Ad blocker interference detected!
Wikia is a free-to-use site that makes money from advertising. We have a modified experience for viewers using ad blockers
Wikia is not accessible if you’ve made further modifications. Remove the custom ad blocker rule(s) and the page will load as expected.
Gorgeous Ladies of Wrestling, also known as GLOW or G.L.O.W., was a professional wrestling promotion for women, begun in 1986 (the pilot was filmed in December 1985) and continued in various forms after it left television. Colorful characters, beautiful women, and over-the-top comedy sketches were integral to the series' success. Most of the performers were actresses, models, dancers, and/or stunt women hoping to get into show business through wrestling.
GLOW (also known officially in the beginning as the International Women's Wrestling Federation) was co-founded in 1985 by David McLane, a promoter who got his start in the sport as an announcer and commentator with Dick the Bruiser's World Wrestling Association promotion in Indianapolis, Indiana, and Jackie Stallone, the mother of action movie star Sylvester Stallone. Formed as a television-oriented promotion, GLOW was the first full-time American women's wrestling company to have a regular television program (following Japan-based All Japan Women's Pro-Wrestling, which started its TV show in 1968, the same year as that federation's founding). Unlike earlier and later women's promotions which took a more serious approach to the sport and focused on in-ring action (like All Japan Women and the Ladies Professional Wrestling Association), GLOW oriented its product more toward sports entertainment, with beautiful women in character-driven wrestling roles and sexy costumes, music video clips and comedy skits being emphasized over the action in the ring.
The women involved in GLOW were primarily actresses, models, dancers and stunt performers who got into wrestling as a means to enter show business. The initial crop of wrestlers in GLOW were trained by Mando Guerrero, a member of the famed Guerrero family and a star in the American Wrestling Association and in Los Angeles and other NWA-affiliated territories in the 1970s and '80s. The pilot episode for a planned TV show was taped on December 5, 1985 at the Riviera Hotel and Casino in Las Vegas, Nevada. In the main event of that show, Tammy Jones defeated Matilda the Hun to become the first GLOW Champion, while Tina Ferrari and Ashley Cartier defeated Hollywood and Vine in one of four tag team bouts as part of the undercard. With the Independent Network Inc. assuming distribution of the series, the GLOW program was picked up for air and made its debut in syndication in the United States and Canada on September 13, 1986.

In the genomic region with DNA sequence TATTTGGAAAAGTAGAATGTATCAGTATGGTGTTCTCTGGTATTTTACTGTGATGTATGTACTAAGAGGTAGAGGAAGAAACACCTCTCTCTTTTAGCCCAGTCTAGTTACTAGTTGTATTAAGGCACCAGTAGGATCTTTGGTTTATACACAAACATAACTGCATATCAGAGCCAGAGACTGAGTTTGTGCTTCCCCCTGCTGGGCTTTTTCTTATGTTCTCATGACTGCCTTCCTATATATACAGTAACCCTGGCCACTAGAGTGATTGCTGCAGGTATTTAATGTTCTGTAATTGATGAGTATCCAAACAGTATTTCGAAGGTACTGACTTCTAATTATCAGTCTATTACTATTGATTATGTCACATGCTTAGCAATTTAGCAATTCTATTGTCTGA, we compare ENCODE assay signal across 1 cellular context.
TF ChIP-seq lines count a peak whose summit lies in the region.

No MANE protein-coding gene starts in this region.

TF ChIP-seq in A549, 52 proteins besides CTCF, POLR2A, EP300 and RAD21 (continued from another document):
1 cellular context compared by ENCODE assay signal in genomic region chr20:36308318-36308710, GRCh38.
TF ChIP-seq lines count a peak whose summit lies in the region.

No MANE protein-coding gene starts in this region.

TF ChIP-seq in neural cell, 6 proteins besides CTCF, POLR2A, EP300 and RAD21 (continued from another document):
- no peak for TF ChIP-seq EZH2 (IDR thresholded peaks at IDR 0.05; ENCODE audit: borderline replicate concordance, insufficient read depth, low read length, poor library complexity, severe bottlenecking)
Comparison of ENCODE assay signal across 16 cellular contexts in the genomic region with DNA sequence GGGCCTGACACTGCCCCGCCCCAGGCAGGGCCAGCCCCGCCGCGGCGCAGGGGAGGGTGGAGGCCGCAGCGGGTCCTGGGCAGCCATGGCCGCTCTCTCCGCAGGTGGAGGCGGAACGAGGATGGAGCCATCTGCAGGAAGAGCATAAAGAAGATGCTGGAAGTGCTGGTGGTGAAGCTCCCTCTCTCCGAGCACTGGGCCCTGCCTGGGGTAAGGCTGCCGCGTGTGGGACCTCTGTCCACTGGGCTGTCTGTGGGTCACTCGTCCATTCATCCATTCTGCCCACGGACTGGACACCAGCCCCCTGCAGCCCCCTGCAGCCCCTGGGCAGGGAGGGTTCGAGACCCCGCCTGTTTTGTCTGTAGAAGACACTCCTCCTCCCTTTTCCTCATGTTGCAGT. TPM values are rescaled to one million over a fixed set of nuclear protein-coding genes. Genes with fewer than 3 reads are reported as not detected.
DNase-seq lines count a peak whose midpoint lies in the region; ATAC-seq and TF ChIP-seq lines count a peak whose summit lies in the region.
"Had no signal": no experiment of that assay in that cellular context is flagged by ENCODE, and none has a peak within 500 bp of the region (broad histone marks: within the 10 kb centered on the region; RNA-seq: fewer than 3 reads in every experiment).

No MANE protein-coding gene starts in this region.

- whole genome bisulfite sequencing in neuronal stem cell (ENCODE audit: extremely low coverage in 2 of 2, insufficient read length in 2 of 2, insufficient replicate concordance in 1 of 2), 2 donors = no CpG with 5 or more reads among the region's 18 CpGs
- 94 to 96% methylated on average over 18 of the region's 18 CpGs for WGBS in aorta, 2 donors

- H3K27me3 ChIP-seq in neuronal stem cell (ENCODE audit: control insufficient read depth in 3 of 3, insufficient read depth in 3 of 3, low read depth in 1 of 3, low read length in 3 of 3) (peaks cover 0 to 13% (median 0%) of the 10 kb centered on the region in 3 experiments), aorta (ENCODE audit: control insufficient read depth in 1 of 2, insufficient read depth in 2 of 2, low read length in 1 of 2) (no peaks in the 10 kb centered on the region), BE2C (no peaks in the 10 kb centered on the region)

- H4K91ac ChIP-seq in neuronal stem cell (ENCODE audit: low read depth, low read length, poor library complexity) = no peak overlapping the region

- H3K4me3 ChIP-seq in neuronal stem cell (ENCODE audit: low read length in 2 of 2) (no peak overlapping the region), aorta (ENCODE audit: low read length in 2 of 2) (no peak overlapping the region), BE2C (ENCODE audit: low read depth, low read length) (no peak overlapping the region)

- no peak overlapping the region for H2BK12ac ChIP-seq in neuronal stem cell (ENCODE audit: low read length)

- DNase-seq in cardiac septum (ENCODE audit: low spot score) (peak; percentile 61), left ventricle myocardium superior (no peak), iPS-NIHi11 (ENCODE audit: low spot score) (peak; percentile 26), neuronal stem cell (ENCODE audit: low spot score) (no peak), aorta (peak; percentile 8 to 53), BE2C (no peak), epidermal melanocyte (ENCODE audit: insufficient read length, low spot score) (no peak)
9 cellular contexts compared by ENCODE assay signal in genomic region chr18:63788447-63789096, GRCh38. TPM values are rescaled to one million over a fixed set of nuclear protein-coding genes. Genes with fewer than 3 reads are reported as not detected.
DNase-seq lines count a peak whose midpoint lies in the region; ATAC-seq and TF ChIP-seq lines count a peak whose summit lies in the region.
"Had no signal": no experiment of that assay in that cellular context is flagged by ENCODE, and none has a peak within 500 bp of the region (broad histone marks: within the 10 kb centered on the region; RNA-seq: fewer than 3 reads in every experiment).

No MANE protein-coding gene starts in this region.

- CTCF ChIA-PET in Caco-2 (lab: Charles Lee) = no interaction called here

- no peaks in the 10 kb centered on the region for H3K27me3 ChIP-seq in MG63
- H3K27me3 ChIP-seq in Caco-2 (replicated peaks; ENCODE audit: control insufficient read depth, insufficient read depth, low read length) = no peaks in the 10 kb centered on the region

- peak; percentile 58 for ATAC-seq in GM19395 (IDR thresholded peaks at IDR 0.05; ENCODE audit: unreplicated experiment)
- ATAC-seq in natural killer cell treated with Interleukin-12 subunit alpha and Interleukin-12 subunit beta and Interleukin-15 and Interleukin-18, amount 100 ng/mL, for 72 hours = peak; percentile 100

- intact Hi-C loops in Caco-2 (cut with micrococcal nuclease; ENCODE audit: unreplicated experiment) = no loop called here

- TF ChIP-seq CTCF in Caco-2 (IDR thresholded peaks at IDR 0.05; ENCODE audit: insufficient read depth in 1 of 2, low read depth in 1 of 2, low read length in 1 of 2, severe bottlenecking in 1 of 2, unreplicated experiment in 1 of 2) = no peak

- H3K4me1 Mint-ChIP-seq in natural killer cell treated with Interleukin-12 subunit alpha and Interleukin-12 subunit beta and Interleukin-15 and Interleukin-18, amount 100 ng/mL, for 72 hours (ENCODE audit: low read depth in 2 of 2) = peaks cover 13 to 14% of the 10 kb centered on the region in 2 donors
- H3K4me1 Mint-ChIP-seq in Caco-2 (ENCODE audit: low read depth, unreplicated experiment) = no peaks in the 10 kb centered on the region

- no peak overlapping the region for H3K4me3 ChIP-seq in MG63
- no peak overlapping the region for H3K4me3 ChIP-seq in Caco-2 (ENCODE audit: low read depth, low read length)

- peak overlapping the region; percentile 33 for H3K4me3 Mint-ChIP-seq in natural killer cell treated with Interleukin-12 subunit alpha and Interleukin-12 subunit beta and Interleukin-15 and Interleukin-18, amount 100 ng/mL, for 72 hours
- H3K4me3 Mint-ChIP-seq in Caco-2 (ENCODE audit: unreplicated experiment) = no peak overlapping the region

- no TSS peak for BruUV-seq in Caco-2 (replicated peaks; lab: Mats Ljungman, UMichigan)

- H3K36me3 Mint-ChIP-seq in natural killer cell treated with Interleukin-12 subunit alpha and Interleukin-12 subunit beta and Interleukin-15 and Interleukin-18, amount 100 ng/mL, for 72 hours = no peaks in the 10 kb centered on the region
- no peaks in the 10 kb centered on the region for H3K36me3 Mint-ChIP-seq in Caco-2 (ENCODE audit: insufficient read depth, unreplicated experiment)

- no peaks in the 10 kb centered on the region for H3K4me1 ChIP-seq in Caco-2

GLOW also differed from other TV wrestling shows in that, while the other shows aired on a continual weekly basis throughout the calendar year, GLOW aired in seasons (usually beginning in September and ending around May, with reruns also airing during the season and in the off-season) where wrestlers came, went or were changed during the off-season. Throughout the show's run, TV tapings for the program took place at the Riviera. Jackie Stallone appeared on the show periodically as GLOW's storyline owner and the manager of Stallone's Sweethearts, the face faction in GLOW, while Kitty Burke (as Aunt Kitty) managed the heel faction Kitty's Killers.
The promotion became known for innovating gimmick matches that were used from time to time during the program's run, including the following:
- Russian Roulette match (six-woman tag team elimination match)
- Penalty Box match (two teams of five women, with each wrestler that breaks the rules being sent to a penalty box for a set time period; the first team to have a member pinned or submit or to have all its members in the penalty box at once loses)
- Lingerie Street Fight (two teams of four women in street clothes; the first team to have all its members stripped down to their underwear loses; this type of match, in a modified form [as the Evening Gown match, AKA the Bra and Panties match], was picked up several years later by the WWF during its Attitude Era)
After David McLane
In late 1987, David McLane, who had wanted to focus his GLOW product more on in-ring action, left the show in a dispute with its producers over its format and sold the promotion to the Riviera Hotel. Returning to Indianapolis and taking a number of his original GLOW Girls with him, McLane then went on to form a new women's promotion, the Powerful Women of Wrestling, which placed its emphasis on actual wrestling and which would also hold matches in collaboration with the WWA (McLane's original employer) and the AWA.